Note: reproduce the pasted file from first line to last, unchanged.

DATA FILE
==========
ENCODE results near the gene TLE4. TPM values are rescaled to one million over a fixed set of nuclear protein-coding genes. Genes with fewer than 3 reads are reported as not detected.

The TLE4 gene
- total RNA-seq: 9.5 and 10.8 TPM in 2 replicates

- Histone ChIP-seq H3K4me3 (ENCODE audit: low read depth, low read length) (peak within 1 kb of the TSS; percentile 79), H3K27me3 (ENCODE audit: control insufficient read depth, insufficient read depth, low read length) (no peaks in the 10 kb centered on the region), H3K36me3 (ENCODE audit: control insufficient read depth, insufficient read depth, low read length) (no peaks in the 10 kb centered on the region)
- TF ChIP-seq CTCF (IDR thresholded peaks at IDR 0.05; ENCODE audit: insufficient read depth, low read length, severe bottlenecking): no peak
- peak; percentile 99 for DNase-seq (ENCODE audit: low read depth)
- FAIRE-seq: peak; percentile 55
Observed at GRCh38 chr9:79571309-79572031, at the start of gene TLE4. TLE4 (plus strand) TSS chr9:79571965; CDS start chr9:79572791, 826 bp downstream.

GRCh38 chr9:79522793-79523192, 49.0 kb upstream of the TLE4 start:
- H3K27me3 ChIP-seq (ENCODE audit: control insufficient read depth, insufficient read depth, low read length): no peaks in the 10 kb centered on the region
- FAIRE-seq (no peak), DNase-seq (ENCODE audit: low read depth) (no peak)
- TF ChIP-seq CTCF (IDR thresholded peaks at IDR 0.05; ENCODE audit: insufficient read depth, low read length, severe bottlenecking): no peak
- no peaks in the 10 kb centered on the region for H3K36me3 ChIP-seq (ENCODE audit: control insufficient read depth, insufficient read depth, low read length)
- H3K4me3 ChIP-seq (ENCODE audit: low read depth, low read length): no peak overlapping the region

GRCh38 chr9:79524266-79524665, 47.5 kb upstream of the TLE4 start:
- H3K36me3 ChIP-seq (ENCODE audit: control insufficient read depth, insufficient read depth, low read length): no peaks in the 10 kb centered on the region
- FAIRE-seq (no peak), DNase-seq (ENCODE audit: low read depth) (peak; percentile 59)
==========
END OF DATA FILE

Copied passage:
ENCODE results near the gene TLE4. TPM values are rescaled to one million over a fixed set of nuclear protein-coding genes. Genes with fewer than 3 reads are reported as not detected.

The TLE4 gene
- total RNA-seq: 9.5 and 10.8 TPM in 2 replicates

- Histone ChIP-seq H3K4me3 (ENCODE audit: low read depth, low read length) (peak within 1 kb of the TSS; percentile 79), H3K27me3 (ENCODE audit: control insufficient read depth, insufficient read depth, low read length) (no peaks in the 10 kb centered on the region), H3K36me3 (ENCODE audit: control insufficient read depth, insufficient read depth, low read length) (no peaks in the 10 kb centered on the region)
- TF ChIP-seq CTCF (IDR thresholded peaks at IDR 0.05; ENCODE audit: insufficient read depth, low read length, severe bottlenecking): no peak
- peak; percentile 99 for DNase-seq (ENCODE audit: low read depth)
- FAIRE-seq: peak; percentile 55
Observed at GRCh38 chr9:79571309-79572031, at the start of gene TLE4. TLE4 (plus strand) TSS chr9:79571965; CDS start chr9:79572791, 826 bp downstream.

GRCh38 chr9:79522793-79523192, 49.0 kb upstream of the TLE4 start:
- H3K27me3 ChIP-seq (ENCODE audit: control insufficient read depth, insufficient read depth, low read length): no peaks in the 10 kb centered on the region
- FAIRE-seq (no peak), DNase-seq (ENCODE audit: low read depth) (no peak)
- TF ChIP-seq CTCF (IDR thresholded peaks at IDR 0.05; ENCODE audit: insufficient read depth, low read length, severe bottlenecking): no peak
- no peaks in the 10 kb centered on the region for H3K36me3 ChIP-seq (ENCODE audit: control insufficient read depth, insufficient read depth, low read length)
- H3K4me3 ChIP-seq (ENCODE audit: low read depth, low read length): no peak overlapping the region

GRCh38 chr9:79524266-79524665, 47.5 kb upstream of the TLE4 start:
- H3K36me3 ChIP-seq (ENCODE audit: control insufficient read depth, insufficient read depth, low read length): no peaks in the 10 kb centered on the region
- FAIRE-seq (no peak), DNase-seq (ENCODE audit: low read depth) (peak; percentile 59)